Erdogan revisits old gas proposal with Israeli FM

Erdogan revisits old gas proposal with Israeli FM

Leaks in Turkey regarding the possibility of exporting Israeli gas through Turkey have brought the issue back to the fore following a meeting in Ankara between Israeli Foreign Minister Eli Cohen and President Recep Tayyip Erdogan.

According to reports, Erdogan reiterated that Turkey has facilities and can help export Israeli gas to Europe.

Moreover, the same reports said, Cohen reportedly said that the issue would be considered.

It is worth noting that these leaks are almost identical to similar ones made last March when the Turkish president had then met in Ankara with his Israeli counterpart Isaac Herzog.

Other analysts in the Israeli press, such as Barak Ravid of Haaretz, thought that this was, however, a scenario with many difficulties that would ultimately not come to fruition.

Meanwhile, sources have told Kathimerini that during his recent visit to Jerusalem, Greek Foreign Minister Nikos Dendias was briefed by his Israeli counterpart on Israel’s energy plans for the coming period.

In any case, the Turkish leaks are indicative of Ankara’s attempt to take advantage of the current situation to promote its old goals, despite the situation at home due to the earthquakes.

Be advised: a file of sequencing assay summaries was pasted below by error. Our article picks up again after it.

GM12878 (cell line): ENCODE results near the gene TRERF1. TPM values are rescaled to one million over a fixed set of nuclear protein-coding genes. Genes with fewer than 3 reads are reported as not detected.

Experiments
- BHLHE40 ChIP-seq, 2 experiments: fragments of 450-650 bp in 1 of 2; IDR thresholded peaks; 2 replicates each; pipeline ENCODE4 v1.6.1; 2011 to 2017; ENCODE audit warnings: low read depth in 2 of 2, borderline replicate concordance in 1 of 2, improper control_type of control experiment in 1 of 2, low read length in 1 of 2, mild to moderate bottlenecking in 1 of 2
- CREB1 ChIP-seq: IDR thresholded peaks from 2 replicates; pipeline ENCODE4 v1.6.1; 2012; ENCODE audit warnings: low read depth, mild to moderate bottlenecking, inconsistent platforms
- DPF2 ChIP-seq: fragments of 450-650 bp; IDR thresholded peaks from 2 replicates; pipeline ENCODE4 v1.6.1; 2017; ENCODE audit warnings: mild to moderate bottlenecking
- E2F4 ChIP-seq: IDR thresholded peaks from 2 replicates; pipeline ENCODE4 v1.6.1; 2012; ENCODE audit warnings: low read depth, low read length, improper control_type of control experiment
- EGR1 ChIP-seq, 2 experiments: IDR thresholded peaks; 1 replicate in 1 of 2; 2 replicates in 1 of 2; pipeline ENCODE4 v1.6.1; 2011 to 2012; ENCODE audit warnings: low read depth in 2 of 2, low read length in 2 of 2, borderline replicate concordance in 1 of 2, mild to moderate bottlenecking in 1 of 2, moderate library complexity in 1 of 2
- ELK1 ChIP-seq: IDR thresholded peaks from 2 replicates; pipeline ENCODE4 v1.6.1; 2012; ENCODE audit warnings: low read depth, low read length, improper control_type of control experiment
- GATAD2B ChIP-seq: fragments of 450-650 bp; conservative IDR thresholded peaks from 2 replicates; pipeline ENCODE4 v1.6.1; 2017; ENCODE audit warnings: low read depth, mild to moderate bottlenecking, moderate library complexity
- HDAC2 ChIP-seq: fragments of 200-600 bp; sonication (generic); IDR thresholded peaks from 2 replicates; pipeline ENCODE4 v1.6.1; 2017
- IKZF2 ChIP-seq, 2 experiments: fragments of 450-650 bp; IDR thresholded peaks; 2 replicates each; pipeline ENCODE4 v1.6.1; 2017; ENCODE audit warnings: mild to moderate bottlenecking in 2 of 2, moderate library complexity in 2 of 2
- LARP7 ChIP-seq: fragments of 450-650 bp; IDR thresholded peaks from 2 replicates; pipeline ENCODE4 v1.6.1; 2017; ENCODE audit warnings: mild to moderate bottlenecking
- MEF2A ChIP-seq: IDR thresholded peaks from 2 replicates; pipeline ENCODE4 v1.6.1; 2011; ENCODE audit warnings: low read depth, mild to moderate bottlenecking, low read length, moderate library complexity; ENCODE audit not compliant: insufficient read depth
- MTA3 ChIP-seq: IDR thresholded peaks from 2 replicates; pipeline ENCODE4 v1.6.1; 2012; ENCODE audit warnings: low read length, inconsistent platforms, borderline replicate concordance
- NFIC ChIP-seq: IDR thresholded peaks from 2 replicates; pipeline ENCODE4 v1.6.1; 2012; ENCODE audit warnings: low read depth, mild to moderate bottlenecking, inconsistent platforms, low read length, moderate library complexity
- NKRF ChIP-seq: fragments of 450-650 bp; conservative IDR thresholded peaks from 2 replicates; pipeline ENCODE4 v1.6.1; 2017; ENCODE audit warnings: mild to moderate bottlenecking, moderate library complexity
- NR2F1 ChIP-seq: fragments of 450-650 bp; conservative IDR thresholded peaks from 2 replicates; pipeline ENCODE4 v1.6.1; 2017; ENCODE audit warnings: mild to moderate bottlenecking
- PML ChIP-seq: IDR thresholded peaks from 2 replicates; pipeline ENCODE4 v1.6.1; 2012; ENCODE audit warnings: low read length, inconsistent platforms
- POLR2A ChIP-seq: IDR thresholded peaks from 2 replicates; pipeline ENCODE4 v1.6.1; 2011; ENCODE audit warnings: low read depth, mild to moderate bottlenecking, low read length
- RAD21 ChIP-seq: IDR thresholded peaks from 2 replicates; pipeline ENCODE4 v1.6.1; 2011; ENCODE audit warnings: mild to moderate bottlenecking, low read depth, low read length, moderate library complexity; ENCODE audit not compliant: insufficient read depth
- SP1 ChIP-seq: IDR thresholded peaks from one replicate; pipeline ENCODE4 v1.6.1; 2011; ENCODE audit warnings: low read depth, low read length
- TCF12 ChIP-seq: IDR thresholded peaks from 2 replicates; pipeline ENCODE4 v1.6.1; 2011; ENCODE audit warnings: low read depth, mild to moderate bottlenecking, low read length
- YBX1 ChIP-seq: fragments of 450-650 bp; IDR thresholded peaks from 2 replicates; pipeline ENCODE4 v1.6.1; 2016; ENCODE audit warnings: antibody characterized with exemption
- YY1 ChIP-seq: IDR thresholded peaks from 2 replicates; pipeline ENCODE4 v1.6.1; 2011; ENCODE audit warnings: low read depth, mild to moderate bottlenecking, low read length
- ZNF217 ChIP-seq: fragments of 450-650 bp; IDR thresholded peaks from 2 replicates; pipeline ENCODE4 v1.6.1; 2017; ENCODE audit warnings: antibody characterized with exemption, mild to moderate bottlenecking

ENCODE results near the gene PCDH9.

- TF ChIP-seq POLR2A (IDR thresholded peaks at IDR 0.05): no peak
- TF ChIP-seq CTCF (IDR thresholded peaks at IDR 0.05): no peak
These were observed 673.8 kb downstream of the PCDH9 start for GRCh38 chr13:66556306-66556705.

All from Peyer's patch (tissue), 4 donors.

Turkey’s aspiration to mediate for the export of Israeli gas to Europe is an old plan and has been proposed, unsuccessfully, by previous governments, even in the midst of Turkish-Israeli tensions.

More specifically, before the failure of the Crans-Montana talks to resolve the Cyprus problem in 2017, a plan envisaging a united Cyprus included the transfer of gas to the island, then to Turkey and from there to Europe.

Given the fact that an overland pipeline from Israel to Turkey is probably impossible as it would have to cross either Syria or both Lebanon and Syria, the only possibility is some cooperation in the LNG sector.

At the moment Israeli gas is exported from the Eastern Mediterranean to Europe and elsewhere primarily via Egypt.

Subscribe to our Newsletters

Enter your information below to receive our weekly newsletters with the latest insights, opinion pieces and current events straight to your inbox.

By signing up you are agreeing to our Terms of Service and Privacy Policy.